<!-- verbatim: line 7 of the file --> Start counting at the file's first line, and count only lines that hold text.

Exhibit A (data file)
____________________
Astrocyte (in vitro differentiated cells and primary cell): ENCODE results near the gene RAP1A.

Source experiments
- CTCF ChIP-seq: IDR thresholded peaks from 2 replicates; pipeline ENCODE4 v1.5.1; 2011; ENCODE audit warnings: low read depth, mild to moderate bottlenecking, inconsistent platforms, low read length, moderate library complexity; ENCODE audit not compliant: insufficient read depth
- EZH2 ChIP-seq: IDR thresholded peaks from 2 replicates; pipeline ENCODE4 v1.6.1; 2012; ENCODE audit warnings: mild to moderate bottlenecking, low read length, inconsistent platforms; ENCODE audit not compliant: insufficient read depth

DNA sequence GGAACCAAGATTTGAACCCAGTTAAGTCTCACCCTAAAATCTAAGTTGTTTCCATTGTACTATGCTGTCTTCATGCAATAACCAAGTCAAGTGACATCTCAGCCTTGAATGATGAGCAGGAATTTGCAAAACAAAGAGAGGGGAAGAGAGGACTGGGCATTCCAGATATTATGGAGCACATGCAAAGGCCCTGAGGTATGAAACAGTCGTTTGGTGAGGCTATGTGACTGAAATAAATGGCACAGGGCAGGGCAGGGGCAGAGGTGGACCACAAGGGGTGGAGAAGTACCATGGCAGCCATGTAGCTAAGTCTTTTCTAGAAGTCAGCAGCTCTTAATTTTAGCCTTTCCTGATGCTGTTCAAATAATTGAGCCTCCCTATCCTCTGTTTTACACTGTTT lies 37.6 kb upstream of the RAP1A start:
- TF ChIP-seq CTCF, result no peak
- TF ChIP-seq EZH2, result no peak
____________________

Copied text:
- TF ChIP-seq EZH2, result no peak